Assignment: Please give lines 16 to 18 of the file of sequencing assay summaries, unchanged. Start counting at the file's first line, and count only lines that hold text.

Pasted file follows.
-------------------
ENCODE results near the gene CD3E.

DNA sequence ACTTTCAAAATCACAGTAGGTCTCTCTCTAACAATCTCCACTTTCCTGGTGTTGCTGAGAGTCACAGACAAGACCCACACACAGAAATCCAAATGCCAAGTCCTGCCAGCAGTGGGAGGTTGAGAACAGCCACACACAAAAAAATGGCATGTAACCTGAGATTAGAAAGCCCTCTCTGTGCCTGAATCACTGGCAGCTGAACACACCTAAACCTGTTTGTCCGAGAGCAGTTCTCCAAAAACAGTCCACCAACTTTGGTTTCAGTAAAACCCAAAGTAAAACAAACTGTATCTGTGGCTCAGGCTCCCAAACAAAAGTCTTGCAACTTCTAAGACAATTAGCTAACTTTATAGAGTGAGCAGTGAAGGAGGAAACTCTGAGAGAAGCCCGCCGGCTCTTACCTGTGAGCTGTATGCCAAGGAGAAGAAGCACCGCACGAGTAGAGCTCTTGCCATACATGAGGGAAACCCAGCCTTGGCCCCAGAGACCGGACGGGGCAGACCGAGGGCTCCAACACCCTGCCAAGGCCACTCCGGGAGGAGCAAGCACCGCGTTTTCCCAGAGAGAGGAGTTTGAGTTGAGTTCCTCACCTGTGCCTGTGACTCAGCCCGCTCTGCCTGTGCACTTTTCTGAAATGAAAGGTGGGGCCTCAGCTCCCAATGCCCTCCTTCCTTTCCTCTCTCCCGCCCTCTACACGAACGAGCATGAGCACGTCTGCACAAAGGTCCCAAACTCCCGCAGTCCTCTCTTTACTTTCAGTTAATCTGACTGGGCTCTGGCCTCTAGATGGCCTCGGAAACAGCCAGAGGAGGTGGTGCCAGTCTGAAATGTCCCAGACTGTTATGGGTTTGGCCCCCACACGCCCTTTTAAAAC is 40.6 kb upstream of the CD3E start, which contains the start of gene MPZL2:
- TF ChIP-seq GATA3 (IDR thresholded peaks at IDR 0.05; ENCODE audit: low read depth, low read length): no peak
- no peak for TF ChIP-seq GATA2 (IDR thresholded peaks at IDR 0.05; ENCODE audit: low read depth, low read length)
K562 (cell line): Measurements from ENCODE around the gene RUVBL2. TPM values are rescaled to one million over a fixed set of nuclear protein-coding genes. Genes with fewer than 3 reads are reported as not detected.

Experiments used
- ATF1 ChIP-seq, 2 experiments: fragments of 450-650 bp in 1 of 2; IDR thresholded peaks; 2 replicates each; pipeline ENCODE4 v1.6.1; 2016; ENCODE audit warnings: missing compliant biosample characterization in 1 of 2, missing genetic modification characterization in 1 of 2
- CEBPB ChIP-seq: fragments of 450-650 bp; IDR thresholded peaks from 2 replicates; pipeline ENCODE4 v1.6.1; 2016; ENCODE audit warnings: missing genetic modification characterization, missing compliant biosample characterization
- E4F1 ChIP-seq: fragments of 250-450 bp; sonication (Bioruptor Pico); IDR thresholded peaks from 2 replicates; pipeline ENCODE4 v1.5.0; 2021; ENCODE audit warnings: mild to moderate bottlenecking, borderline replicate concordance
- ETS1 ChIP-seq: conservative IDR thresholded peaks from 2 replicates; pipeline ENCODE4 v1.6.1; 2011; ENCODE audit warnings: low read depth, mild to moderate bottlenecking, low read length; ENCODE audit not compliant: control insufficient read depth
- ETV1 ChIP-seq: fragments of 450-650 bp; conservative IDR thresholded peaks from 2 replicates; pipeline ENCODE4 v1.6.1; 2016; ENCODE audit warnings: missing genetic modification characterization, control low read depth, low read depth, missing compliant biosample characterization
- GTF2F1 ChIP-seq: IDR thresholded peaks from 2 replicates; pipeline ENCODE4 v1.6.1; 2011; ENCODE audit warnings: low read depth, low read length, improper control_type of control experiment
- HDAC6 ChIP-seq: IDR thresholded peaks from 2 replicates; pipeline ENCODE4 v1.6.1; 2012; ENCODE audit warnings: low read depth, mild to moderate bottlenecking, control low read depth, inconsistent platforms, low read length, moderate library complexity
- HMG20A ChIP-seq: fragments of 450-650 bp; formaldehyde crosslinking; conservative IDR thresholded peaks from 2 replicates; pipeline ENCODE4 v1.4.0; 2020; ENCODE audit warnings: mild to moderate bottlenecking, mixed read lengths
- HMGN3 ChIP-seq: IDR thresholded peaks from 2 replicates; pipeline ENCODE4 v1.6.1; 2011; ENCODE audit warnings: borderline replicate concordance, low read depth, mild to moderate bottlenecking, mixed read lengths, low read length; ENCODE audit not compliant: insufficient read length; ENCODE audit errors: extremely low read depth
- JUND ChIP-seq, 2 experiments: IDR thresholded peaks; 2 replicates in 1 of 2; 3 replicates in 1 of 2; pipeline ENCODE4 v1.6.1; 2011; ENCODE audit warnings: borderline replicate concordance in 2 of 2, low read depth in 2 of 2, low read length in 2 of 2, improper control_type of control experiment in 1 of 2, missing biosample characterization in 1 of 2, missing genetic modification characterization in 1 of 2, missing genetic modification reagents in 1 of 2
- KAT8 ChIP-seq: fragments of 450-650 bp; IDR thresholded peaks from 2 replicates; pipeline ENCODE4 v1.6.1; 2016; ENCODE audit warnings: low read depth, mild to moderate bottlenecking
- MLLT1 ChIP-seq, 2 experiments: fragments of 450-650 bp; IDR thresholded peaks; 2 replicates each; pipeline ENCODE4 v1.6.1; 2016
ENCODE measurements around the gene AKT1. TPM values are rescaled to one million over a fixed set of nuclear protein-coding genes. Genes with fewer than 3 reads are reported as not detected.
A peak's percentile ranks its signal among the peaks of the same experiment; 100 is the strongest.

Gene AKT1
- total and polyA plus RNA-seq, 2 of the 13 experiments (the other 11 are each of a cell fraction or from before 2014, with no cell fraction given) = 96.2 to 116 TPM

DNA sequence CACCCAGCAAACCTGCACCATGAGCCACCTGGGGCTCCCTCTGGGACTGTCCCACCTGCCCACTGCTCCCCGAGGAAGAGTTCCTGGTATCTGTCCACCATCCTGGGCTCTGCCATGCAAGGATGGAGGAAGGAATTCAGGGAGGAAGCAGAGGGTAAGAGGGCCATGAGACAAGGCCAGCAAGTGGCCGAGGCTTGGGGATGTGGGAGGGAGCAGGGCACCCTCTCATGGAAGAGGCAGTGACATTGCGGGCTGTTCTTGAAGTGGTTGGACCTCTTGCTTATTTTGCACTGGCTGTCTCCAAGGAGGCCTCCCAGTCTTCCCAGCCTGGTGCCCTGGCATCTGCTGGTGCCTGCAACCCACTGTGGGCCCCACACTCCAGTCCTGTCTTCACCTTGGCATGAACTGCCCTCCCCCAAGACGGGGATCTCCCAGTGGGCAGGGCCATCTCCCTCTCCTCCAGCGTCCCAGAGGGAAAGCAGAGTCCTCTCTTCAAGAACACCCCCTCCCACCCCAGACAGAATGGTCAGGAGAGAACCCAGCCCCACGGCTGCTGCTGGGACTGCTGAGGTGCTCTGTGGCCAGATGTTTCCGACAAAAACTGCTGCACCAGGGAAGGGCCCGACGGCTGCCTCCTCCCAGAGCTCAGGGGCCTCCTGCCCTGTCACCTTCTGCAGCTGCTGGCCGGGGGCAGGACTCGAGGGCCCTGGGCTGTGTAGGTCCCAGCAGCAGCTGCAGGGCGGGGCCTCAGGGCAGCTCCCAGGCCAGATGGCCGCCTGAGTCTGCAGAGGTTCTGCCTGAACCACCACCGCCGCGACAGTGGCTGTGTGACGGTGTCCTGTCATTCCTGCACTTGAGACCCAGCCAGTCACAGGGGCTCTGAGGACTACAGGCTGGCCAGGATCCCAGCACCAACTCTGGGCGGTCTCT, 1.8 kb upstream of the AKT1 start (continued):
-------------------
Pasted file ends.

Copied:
- JUND ChIP-seq, 2 experiments: IDR thresholded peaks; 2 replicates in 1 of 2; 3 replicates in 1 of 2; pipeline ENCODE4 v1.6.1; 2011; ENCODE audit warnings: borderline replicate concordance in 2 of 2, low read depth in 2 of 2, low read length in 2 of 2, improper control_type of control experiment in 1 of 2, missing biosample characterization in 1 of 2, missing genetic modification characterization in 1 of 2, missing genetic modification reagents in 1 of 2
- KAT8 ChIP-seq: fragments of 450-650 bp; IDR thresholded peaks from 2 replicates; pipeline ENCODE4 v1.6.1; 2016; ENCODE audit warnings: low read depth, mild to moderate bottlenecking
- MLLT1 ChIP-seq, 2 experiments: fragments of 450-650 bp; IDR thresholded peaks; 2 replicates each; pipeline ENCODE4 v1.6.1; 2016